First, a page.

Hank’s dual-purposed, successful plan B worked: the exhausted skunk Hank just scooped out of the swimming pool with a long net is now providing a spiritual lesson for Betsy. Just as the skunk never saw the plywood board put in the pool for him to climb out on, conversely Betsy recognizes that she has been missing God’s outstretched hand offering her rest. The respite God provides for the Christian walk, coming from personal time spent with Him, is available whether juggling endless to-do lists—or recovering from surgery and chemotherapy as Betsy did last year.
Fully engaged in the high-octane world of our nation’s future leaders, the Teutons, Burts, Austins and Wades have opened their hearts, homes and lives to mentoring these young men and women. They and their ministry teams’ schedules are jam-packed. Fruitful ministry requires balance, by prioritizing God time and family time with ministry time. The Burts especially, still raising three children, make family time together key as Bryan and Sherri coordinate their schedules so one parent is usually home when the kids are.
Having received his “marching orders” during his quiet time with God, the Simpsons’ home office is up and running planning the next Spiritually Smart Family retreat, OCF’s family outreach to the military society. Before heading off to an OCF workplace luncheon, Larry reads a thank-you note from a soldier’s spouse considering divorce, “…I still struggle, but now want to grow old with the man I married.”
The key word for the lunch hour is work—as in work out at the gym or workplace Bible studies. While some OCF members build up their bodies exercising, others are building up each other, with the Bread of Life. One group is discussing how their Christian perspectives shape conflict resolution. Twenty USNA mids and an officer are watching Francis Chan’s Crazy Love video Bible study, while Aaron Zook leads the Fort Hood chapel Bible study at the discipleship luncheon.
In the home office, member care and ministry support director Marci Morris and her team continue a busy day of mailings, database work, and handling member requests. An email from a deployed Marine captain arrives: “Thank you for the card and for praying for me… It’s easy to fall into the trap of believing we are only here to accomplish an earthly mission.” He requests prayer for his pilots, their families, and returning home stronger in the faith.
The finance team works through some financial data, bookkeeping, and processes a check needed for an OCF conference. It is time-consuming and requires complex internal controls to protect OCF’s financial integrity. But the payoff is eternal: Christ is poured into more lives.
While Larry Simpson works out, Bobbie takes time to respond to emails and texts: “Can you please pray?… A friend’s marriage is in trouble… I know you’re busy but I didn’t have anyone else I can share this burden with…”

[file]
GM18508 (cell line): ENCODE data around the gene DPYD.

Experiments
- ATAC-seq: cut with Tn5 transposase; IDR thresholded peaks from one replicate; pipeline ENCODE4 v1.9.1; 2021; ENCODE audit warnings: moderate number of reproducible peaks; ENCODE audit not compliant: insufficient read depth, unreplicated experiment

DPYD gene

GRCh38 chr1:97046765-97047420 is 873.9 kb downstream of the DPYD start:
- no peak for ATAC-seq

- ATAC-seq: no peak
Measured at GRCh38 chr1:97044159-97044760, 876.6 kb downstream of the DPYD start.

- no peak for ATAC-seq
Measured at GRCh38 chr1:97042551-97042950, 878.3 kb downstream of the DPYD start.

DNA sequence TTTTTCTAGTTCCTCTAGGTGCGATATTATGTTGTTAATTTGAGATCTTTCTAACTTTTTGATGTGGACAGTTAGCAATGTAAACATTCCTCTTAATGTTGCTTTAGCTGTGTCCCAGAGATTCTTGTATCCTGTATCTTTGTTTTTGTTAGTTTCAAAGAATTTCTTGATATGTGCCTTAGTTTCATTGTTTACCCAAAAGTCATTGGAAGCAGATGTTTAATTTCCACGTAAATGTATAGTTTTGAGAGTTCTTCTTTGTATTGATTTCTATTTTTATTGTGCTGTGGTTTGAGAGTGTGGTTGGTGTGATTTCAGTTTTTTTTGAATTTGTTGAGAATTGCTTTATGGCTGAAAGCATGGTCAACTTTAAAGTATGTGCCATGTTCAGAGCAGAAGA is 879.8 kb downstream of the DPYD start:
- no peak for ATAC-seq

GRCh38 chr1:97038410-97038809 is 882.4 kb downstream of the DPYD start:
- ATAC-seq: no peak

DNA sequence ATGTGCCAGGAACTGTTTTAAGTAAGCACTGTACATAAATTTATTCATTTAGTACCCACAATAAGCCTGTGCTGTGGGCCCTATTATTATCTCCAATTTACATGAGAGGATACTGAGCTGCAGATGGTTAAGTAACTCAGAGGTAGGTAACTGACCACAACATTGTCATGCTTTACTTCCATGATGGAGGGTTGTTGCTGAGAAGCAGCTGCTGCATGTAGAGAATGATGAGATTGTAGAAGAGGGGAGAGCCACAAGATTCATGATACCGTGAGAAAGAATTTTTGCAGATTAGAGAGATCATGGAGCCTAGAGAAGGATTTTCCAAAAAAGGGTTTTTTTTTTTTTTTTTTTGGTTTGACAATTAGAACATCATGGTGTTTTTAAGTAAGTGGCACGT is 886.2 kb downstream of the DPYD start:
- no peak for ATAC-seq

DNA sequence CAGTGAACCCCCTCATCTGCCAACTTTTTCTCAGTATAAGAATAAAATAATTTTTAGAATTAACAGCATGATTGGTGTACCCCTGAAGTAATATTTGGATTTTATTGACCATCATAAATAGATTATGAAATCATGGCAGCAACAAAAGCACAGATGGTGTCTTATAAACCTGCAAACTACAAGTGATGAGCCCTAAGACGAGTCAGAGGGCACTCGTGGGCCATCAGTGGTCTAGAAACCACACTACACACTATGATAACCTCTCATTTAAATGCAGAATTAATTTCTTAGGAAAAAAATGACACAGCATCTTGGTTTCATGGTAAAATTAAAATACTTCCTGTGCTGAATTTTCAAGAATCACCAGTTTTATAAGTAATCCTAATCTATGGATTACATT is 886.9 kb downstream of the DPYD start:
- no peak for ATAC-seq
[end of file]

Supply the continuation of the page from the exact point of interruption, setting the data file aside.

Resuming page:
Hospitality ministry flourishes today across OCF land: small group fellowships being welcomed to the open doors of private homes; OCF’s conference centers, Maranatha Mansion at USNA, and the Fellowship House at USMA. Rita Wade now prepares for her cadet women’s Bible study, a ministry passion of hers and of others. Tom and Cheri juggle their USMA OCF baccalaureate weekend: four families lodging, making pasta salad for 500 people, hundreds of chairs set up for the spiritual commissioning ceremony, dozens of bridesmaids dressing for a wedding—and a power outage.
Bob and Kelly Plantz, Quantico. Supporting field staff is one facet of field operations director Chris Blake’s ministry of “helping others’ ministries succeed.” One of his East Coast trips includes Quantico, where all Marine Corps officers go several times in their careers, starting with The Basic School. Chris talks about Bob’s Bible studies, with participants from all five of the companies continually coming through Quantico for training. Flexibility and text messaging enable Bob to have a stack of Bibles and pizzas awaiting the Marines when they come in from the field. The fruit of his diligent labor is reflected in the spiritual commissioning ceremonies held in conjunction with graduation.
Mark and Deb Benz, Strategic Partnerships/National Capital Region. Starting his day with the Lord at 0400, followed by a prayer breakfast and an intercessory prayer meeting, OCF’s rep for developing strategic partnerships with others passionate about ministry to the military society. He’s now at a meeting with other team members finalizing the logistics for the NCR Military Ministry Summit. Then it’s off to walk the dog of a wounded warriors family he’s helping.
The day is ending as it began for Dean Millard, with the untouched budget still on his desk. It does get done, but he will need to leave on time tonight. The AWANA activities director needs his Cat in the Hat lid for “crazy hat night” with the kids.